We all grew up on Campbell’s Soup – or at least I did. I have fond memories of mindlessly gulping down their tomato, chicken noodle, chicken gumbo, cream of broccoli, cream of mushroom, and alphabet soup.
But what I didn’t know, was that these cans contain something more toxic than the ingredients listed in the actual soup itself. That chemical would be Bisphenol A (BPA).
BPA is a chemical that is used to line food cans and has been linked to cancer, infertility, early puberty and many other health problems – that isn’t something you want to be feeding your kids, now, isn’t it?
BPA in canned food is pretty much unavoidable, unless you research companies you buy from, or do your own home-canning.
The Environmental Protection Agency (EPA) considers an exposure of 50 micrograms per kilogram of BPA per body weight per day to be safe. If a 165-lb adult ate one serving of canned green beans, they would ingest .2 micrograms of BPA – 83x HIGHER than the recommended amounts!
A new report released just a few days ago showed that 100% of Campbell’s cans tested positive for BPA. The report, called “Buyer Beware: Toxic BPA & Regrettable Substitutes in the Linings of Canned Food,” called out several companies, like Kroger and Campbell’s, to crack down on the BPA situation.
And for this reason, Campbell Soup Co, has finally made the responsible decision (you know, after being one of the largest soup makers in the world), to completely switch to BPA-FREE cans by the middle of 2017. They are going to be using cans made with linings from acrylic or polyester materials, which will first be released in the United States and Canada through 2017.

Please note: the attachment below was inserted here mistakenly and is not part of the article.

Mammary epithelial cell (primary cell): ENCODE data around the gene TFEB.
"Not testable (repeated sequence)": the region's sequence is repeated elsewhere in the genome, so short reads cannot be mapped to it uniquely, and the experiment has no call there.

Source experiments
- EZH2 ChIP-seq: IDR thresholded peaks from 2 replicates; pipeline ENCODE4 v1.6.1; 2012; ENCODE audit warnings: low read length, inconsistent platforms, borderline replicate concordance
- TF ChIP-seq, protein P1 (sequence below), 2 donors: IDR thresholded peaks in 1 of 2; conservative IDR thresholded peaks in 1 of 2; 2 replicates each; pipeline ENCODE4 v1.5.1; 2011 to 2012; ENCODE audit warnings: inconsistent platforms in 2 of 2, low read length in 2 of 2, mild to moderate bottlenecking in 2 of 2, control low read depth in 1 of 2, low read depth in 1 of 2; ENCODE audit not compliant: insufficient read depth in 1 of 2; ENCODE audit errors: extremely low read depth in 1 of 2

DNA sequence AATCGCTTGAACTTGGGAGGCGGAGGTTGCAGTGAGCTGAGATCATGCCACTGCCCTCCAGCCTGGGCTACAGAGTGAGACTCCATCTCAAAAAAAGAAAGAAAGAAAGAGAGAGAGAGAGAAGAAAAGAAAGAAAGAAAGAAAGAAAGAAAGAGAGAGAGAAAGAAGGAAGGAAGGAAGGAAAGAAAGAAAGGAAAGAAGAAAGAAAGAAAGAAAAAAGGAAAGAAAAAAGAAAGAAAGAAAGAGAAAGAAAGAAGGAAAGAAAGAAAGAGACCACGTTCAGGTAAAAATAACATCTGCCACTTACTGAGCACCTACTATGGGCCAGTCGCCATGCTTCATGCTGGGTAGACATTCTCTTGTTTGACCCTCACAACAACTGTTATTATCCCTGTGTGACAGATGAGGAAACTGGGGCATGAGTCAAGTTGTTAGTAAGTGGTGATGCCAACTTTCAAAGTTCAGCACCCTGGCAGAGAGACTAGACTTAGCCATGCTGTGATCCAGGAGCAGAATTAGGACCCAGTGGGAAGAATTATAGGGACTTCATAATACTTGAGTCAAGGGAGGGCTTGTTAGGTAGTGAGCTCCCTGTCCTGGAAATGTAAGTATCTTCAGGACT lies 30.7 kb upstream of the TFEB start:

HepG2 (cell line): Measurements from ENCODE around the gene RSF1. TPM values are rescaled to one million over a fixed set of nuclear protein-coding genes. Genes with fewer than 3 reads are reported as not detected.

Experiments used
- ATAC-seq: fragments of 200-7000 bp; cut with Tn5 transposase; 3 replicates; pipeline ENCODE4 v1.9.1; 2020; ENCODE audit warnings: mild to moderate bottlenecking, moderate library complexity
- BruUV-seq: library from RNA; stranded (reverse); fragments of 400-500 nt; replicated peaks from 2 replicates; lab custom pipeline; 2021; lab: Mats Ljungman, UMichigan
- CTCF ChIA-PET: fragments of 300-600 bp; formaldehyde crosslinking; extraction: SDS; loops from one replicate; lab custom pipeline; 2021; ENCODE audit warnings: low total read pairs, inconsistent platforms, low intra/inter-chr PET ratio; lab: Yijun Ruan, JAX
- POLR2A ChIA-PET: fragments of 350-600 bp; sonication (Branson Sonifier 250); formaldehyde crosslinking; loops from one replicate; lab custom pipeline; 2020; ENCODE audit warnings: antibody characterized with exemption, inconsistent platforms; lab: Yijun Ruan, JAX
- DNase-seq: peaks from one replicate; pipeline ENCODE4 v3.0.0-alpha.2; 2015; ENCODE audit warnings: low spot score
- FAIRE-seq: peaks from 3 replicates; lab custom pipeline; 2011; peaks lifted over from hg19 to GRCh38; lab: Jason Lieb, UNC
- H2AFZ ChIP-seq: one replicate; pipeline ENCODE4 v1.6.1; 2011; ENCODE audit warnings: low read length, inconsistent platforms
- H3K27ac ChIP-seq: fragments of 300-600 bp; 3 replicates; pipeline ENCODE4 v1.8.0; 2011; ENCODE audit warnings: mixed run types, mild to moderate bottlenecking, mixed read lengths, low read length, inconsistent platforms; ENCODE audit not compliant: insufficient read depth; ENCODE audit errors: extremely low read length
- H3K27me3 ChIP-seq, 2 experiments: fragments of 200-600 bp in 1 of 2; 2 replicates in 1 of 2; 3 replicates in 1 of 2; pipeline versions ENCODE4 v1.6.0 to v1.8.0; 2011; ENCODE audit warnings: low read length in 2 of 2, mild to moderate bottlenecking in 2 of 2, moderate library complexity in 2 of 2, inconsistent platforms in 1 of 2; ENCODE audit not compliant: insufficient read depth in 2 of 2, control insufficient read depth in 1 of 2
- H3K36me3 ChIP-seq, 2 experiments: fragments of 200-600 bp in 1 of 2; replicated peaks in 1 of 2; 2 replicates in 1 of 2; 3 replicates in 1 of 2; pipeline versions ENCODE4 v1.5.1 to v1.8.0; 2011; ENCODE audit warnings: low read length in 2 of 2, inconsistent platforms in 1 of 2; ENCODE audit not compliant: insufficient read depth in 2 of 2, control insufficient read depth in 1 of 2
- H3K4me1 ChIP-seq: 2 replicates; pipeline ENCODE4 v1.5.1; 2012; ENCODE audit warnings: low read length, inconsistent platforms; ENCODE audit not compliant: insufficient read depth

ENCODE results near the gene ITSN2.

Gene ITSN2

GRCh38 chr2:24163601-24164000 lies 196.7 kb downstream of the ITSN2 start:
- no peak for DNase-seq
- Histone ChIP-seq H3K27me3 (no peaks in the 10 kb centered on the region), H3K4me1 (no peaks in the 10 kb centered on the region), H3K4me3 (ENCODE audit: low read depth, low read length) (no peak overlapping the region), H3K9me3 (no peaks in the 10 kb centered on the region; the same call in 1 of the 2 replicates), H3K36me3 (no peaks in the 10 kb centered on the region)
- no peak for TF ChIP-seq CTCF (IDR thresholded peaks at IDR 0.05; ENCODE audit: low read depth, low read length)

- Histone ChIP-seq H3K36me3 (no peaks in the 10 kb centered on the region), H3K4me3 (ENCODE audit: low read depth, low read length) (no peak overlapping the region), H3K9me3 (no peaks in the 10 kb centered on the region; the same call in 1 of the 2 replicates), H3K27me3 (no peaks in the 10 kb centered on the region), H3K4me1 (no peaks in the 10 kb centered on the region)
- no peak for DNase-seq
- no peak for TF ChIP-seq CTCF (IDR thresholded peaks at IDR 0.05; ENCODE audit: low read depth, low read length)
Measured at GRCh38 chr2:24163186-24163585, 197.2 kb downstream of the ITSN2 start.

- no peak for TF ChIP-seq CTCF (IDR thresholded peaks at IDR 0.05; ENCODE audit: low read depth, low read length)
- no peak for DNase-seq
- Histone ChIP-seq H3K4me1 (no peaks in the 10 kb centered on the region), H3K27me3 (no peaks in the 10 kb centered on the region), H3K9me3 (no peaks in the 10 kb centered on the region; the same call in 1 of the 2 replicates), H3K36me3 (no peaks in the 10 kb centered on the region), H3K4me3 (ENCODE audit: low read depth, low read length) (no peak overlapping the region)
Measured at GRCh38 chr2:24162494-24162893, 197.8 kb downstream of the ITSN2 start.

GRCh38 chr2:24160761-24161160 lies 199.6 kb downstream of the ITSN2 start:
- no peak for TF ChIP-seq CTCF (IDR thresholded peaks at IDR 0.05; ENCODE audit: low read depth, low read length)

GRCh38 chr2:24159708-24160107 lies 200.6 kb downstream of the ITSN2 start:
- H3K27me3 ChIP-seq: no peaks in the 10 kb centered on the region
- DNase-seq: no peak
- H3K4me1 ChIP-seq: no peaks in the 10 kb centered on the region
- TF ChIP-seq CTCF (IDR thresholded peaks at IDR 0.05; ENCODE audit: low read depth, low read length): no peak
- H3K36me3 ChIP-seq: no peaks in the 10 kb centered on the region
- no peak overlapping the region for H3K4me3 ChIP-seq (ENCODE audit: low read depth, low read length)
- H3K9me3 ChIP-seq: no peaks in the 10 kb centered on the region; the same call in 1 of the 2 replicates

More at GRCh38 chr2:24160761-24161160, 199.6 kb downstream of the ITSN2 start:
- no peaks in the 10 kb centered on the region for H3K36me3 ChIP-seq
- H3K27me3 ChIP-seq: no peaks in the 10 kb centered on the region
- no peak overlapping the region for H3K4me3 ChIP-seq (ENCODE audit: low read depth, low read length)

The Buyer Beware report tested over 192 food can linings, with over two-thirds of them containing the harmful BPA chemical. Not only Kroger and Campbell’s, but 71% of Del Monte cans, and 50% of General Mills cans tested positive for BPA. The worst was cans from discount marketers like Dollar Tree and Family Dollar, which tested positive 83% of the time.
According to the report, the most dangerous canned foods were broth, gravy, and canned milk. Those least likely to test positive for BPA were canned veggies like corn and peas.
So how can you avoid BPA and canned foods altogether? That would, technically, be the smartest and healthiest move. Opt for making your own canned goods, or if you want soup, make a big batch and then freeze it in mason jars and use as needed. When I used to eat lots of cooked food, I would do this routinely (especially when I was in university).
Try eating fresh fruit and vegetables, or use frozen, instead of canned. If you want to eat beans, soak and cook them yourself. Experiment, and try your best to stay away from the canned-goods section – you’ll be doing your body a huge favour!